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Learn About Black History in Alexandria This February, Immersive Events Planned

A couple looks at the Loving marker on N. Royal St. (Photo: Adeday Dayo Kosoko for Visit Alexandria

ALEXANDRIA, VA – February is Black History Month. To bring about awareness and celebrate, Visit Alexandria today (Jan. 25) released a listing of events happening in the city. Take walking and bus tours, attend movie screenings, and much more. Deciding what you want to do this far ahead gives you plenty of time to plan. (All event summaries written by Visit Alexandria.)

Courtesy photo

Martin Luther King, Jr., Poster Exhibition
Throughout February 2023
Admission: Free

Vola Lawson Library at Alexandria City Hall, 301 King Street, Alexandria, VA 22314

See the entries from the 2023 Martin Luther King, Jr. Poster Exhibition on view in the Lawson Lobby of City Hall. More than 120 drawings from Alexandria City Public School students are featured. 

Our Faces in Film Series

February 3, 2023, from 2 to 4:30 p.m.: “Brown Sugar”

February 10, 2023, from 2 to 4:30 p.m.: “The Wiz”

February 14, 2023, from 6 to 7:45 p.m.: “Rodgers and Hammerstein’s Cinderella”
February 17, 2023, from 2:30 to 4:30 p.m.: “Soul”
February 24, 2023, from 2 to 4:30 p.m.: “Harriet”
Admission: Free
Charles E. Beatley, Jr., Central Library, 5005 Duke Street, Alexandria, VA 22304
703-746-1702
alexlibraryva.org

All month long for Black History Month, Charles Beatley Central Library will show films featuring African American lead characters. Join for great films and snacks.

Storytime in the Reading Garden: Black Authors and Illustrators
February 6, 2023, from 11 to 11:30 a.m.
Admission: Free
Charles E. Beatley, Jr., Central Library, 5005 Duke Street, Alexandria, VA 22304
703-746-1702
alexlibraryva.org

Bring your little one to Beatley Central Library’s beautiful outdoor Reading Garden for stories, songs and movement. Children ages 0-5 are welcome with an adult. Please dress for the weather. Yoga mats are available to sit on. Stop by the Children’s Desk for a ticket for entry, available on a first-come, first-served basis beginning at 10:30 a.m. Sign up to receive cancellation notices in the event of inclement weather.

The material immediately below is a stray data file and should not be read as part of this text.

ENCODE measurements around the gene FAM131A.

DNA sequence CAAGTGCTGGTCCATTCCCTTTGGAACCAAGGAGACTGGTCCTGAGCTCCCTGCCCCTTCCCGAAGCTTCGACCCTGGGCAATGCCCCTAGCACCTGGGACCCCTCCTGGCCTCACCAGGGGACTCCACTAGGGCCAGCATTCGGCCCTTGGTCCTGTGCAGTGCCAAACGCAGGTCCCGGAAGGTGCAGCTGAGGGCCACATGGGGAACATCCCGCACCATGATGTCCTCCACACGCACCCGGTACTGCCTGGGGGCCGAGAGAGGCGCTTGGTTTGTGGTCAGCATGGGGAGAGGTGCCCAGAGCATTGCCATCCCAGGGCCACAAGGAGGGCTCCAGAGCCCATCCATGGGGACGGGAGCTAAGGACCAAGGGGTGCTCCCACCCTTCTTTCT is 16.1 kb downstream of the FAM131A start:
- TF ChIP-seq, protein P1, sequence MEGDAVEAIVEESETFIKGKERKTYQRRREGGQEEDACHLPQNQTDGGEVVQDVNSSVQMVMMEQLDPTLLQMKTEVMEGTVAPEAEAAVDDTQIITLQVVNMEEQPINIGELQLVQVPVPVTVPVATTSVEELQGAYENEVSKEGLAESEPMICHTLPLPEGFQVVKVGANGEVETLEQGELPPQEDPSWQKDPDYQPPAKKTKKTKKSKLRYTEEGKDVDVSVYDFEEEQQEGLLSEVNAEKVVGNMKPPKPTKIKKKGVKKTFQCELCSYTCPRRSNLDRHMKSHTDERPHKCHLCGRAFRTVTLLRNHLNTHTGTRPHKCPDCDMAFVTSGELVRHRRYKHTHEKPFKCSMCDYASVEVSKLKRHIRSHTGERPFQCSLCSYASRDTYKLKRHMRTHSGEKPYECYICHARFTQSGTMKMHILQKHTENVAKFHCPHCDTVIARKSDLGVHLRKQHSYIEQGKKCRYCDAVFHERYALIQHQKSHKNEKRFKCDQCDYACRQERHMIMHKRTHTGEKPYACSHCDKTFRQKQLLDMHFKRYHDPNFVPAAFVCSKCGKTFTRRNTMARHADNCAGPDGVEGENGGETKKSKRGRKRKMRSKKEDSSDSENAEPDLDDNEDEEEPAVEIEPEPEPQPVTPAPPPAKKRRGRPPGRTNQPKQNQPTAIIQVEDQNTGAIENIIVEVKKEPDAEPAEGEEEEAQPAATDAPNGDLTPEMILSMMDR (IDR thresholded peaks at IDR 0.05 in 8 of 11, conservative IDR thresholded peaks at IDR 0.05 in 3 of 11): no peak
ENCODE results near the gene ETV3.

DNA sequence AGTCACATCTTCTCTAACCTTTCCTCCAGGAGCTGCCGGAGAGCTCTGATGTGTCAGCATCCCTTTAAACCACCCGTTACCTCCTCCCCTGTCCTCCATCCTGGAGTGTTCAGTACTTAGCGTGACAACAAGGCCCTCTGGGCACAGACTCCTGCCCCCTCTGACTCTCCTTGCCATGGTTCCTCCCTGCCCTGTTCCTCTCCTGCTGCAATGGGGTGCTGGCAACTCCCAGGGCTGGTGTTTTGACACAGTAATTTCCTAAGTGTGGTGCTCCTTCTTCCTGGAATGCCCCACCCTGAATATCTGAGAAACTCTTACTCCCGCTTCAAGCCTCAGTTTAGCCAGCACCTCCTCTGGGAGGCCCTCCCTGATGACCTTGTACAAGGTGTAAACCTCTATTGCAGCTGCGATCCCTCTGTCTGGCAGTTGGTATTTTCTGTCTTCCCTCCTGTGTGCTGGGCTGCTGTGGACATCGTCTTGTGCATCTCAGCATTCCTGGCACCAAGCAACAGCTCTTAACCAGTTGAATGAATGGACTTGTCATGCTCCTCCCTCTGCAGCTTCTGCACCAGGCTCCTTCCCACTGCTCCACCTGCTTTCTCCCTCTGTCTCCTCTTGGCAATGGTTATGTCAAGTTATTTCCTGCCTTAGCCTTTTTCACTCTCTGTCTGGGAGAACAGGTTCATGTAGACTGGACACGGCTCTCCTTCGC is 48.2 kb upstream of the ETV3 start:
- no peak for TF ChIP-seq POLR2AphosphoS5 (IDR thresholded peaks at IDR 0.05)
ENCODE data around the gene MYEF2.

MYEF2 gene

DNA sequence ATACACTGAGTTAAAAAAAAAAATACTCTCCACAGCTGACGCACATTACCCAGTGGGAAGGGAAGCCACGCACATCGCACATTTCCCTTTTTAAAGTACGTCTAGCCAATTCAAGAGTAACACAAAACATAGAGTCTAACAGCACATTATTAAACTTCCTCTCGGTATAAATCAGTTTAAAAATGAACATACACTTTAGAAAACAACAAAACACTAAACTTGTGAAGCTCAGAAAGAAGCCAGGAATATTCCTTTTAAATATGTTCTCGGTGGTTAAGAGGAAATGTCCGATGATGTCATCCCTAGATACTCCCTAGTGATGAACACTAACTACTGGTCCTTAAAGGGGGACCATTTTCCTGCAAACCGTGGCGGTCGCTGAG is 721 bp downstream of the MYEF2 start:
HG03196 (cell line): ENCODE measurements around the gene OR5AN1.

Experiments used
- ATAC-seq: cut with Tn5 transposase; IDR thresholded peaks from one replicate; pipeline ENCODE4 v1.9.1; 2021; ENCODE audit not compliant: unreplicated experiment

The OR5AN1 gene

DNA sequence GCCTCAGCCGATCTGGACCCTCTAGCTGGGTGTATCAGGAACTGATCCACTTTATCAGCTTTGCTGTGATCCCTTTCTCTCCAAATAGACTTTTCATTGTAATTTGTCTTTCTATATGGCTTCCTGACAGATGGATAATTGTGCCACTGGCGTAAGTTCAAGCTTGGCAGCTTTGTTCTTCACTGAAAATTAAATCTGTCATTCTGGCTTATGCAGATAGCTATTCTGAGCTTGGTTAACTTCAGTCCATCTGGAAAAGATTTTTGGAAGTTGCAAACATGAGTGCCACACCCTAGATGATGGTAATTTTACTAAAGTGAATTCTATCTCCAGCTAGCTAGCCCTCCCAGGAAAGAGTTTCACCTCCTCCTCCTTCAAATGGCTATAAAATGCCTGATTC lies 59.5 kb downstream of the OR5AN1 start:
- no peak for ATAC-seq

Manumission Tour at Edmonson Sisters Statue (Photo: Chris Cruz for Visit Alexandria)

Manumission Tour Company Black History Bus Tour
February 11, 2023, from 10 to 11:30 a.m. and 12 to 1:30 p.m.
Admission: $30 per person
Tour meets at the Alexandria Black History Museum, 902 Wythe Street, Alexandria, VA 22314
703-719-2150
manumissiontours.com

Ride with Manumission Tour Company on a 90-minute guided bus tour to visit various African American historic sites in Alexandria. You will hear stories of both enslaved and free African Americans prior to the Civil War as well as understand the stories behind some of Alexandria’s most well-known African American historic sites. Sites will include the Alexandria National Cemetery, Alfred Street Baptist Church, Shiloh Baptist Church, Church Alley, the African American Heritage Park, the Contrabands and Freedmen Cemetery, Barrett Library and more.

Story Time for Young Historians
February 11, 2023, beginning at 11 a.m.
Admission: Free
Charles E. Beatley, Jr., Central Library, 5005 Duke Street, Alexandria, VA 22304
703-746-1702
shop.alexandriava.gov

History is around every corner in Alexandria. Learn about African American history and icons with stories and activities to inspire young, curious minds. Story Time with Young Historians is a monthly program, historically held at the Alexandria Black History Museum. During the pandemic, the ABHM partnered with the Alexandria Library to present the programs virtually. Now back in person, the Black History Month session will be held at Alexandria’s Beatley Library. Appropriate for children ages 5 to 8; masks are required.

History of African Americans at Arlington National Cemetery
February 11, 2023, from 11 a.m. to 12 p.m.
Admission: Free; registration preferred
Kate Waller Barrett Branch Library, 717 Queen Street, Alexandria, VA 22314
703-746-1703
alexlibraryva.org

African Americans have been connected to Arlington National Cemetery since its origins as a plantation through the Freedman’s Village to the trailblazers of the Civil Rights Movement. Learn about the connection of African Americans to Arlington National Cemetery from National Park Service Supervisory Ranger Kenya Finley-Jean, of the Civil War Defenses of Washington Division. Registration is preferred.

Lecture: Exposing the Alexandria Slave Pen
February 13, 2023, beginning at 7 p.m.